So The Bacchae is a tragedy. And though our talk about intoxication is usually limited to the cautionary tale or the drinking song, one extreme or another, it is tragedy that is exactly the right register for talking about these things. Not because intoxication is tragic. Not because tragedy means “a bad thing happened”—many bad things happen that are not tragic, and some tragic things happen that fill our hearts with more than grief. But because tragedy so often happens on the ground where irreconcilables collide, and we are forced to choose even in the sure and certain knowledge that all of our choices are flawed. There is a kind of life so closed to intoxication that, even if it could be lived out successfully, would be a constant loss; and there is the openness that brings no guarantees. As Nussbaum puts it, The Bacchae teaches us that “any reasonably rich and complete life, sexual or social, is lived in a complex tension between control and yielding, risking always the loss of order.”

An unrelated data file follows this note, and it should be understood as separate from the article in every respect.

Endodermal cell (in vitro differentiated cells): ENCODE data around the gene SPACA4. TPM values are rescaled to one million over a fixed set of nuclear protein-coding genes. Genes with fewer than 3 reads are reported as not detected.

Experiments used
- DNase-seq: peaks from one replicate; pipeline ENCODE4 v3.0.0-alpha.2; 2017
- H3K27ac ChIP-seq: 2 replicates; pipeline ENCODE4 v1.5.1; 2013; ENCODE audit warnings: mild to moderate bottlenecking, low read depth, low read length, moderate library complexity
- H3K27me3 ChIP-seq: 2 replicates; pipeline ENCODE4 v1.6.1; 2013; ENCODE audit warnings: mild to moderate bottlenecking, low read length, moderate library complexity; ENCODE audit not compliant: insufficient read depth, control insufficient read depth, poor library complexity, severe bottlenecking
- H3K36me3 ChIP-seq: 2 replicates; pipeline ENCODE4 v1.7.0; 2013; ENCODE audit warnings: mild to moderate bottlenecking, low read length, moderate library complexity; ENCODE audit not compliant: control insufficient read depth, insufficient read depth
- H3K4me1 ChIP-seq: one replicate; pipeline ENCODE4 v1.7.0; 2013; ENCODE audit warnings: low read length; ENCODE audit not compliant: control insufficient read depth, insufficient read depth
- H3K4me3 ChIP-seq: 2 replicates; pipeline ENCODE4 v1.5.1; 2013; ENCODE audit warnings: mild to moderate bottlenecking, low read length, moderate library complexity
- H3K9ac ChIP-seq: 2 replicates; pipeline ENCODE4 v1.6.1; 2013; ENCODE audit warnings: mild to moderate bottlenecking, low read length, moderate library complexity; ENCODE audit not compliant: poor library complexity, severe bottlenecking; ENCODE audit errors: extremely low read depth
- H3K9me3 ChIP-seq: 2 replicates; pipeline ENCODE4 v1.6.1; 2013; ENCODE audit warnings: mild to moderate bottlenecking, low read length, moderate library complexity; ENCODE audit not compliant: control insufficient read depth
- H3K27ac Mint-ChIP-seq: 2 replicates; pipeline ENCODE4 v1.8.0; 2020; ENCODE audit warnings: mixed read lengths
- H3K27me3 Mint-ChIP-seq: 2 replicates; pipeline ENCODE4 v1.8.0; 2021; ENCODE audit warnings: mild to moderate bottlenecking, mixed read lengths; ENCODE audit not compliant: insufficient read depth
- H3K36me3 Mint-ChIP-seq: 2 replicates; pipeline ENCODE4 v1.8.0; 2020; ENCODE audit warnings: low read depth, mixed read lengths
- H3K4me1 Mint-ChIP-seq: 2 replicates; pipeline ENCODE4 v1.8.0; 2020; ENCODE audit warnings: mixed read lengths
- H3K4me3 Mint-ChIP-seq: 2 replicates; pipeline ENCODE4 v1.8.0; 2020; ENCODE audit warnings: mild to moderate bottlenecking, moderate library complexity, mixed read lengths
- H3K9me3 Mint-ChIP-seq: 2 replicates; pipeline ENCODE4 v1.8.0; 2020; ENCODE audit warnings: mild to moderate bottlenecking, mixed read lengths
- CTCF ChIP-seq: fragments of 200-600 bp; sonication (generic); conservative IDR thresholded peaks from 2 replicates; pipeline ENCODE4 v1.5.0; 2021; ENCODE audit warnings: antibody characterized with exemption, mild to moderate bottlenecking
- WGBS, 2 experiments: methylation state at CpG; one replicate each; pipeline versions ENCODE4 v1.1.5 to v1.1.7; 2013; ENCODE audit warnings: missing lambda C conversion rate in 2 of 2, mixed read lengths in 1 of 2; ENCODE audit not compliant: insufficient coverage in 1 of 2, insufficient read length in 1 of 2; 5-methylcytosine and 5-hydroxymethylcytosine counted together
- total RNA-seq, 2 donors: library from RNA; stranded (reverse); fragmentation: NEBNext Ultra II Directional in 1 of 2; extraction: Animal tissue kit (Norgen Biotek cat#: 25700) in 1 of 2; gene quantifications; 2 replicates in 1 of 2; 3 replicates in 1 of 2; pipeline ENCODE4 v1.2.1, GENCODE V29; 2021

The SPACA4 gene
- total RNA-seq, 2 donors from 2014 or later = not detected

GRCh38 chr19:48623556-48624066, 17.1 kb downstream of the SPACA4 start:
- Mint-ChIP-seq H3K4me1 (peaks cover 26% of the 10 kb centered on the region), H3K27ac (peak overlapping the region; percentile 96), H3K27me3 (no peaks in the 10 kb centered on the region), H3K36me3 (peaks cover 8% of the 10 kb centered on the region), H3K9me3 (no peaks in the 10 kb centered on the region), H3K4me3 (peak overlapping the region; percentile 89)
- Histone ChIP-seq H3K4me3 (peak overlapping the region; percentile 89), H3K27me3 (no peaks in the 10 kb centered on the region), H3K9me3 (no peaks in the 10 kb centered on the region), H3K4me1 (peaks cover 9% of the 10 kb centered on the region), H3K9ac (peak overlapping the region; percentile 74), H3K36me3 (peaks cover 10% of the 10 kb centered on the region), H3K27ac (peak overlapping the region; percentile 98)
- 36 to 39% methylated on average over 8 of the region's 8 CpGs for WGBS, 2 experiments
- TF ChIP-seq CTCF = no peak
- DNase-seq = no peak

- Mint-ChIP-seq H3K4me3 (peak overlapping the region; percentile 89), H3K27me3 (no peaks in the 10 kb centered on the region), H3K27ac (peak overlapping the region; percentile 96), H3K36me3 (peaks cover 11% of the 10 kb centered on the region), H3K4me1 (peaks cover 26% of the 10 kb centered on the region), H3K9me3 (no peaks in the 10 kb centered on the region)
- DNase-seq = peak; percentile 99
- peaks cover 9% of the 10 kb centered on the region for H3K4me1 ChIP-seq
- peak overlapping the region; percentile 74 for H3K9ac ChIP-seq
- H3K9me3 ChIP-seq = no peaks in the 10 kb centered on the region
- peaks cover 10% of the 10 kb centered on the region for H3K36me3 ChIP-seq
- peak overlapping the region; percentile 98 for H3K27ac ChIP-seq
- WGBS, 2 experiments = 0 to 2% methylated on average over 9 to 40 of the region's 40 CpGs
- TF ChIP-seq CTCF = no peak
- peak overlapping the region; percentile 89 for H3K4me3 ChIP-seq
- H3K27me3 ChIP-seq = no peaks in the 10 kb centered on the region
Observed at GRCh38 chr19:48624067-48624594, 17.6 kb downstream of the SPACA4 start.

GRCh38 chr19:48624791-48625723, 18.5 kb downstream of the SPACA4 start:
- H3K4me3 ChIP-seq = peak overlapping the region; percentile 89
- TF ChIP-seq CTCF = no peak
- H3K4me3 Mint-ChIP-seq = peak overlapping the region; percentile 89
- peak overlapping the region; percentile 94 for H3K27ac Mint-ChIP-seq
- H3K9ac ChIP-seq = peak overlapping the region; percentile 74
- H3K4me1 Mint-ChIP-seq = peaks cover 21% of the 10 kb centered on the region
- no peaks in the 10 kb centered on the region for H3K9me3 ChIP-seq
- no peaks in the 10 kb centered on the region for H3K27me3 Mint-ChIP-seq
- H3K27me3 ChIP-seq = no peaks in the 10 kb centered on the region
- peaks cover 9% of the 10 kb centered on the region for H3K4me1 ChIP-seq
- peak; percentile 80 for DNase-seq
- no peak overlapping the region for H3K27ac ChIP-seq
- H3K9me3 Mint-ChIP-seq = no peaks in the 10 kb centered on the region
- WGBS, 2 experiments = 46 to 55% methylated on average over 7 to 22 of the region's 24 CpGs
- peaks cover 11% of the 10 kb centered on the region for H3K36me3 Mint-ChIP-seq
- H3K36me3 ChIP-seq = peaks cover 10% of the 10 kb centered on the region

How to live inside this tension, how to manage intoxication, is one of the hardest lessons that mark adulthood. It’s also one of the richest. It’s work for the brain and not just the gullet. To divorce that kind of lesson from what’s taught and learned in college is to drive a wedge between what we know and who we are: to relegate thinking about the latter to the world of horrible skits at orientation and Afterschool Specials, or just to leave it unthought as we go on accumulating information. Yet thinking together about how to be adults in the world is “sweet, exacting labor,” if anything is.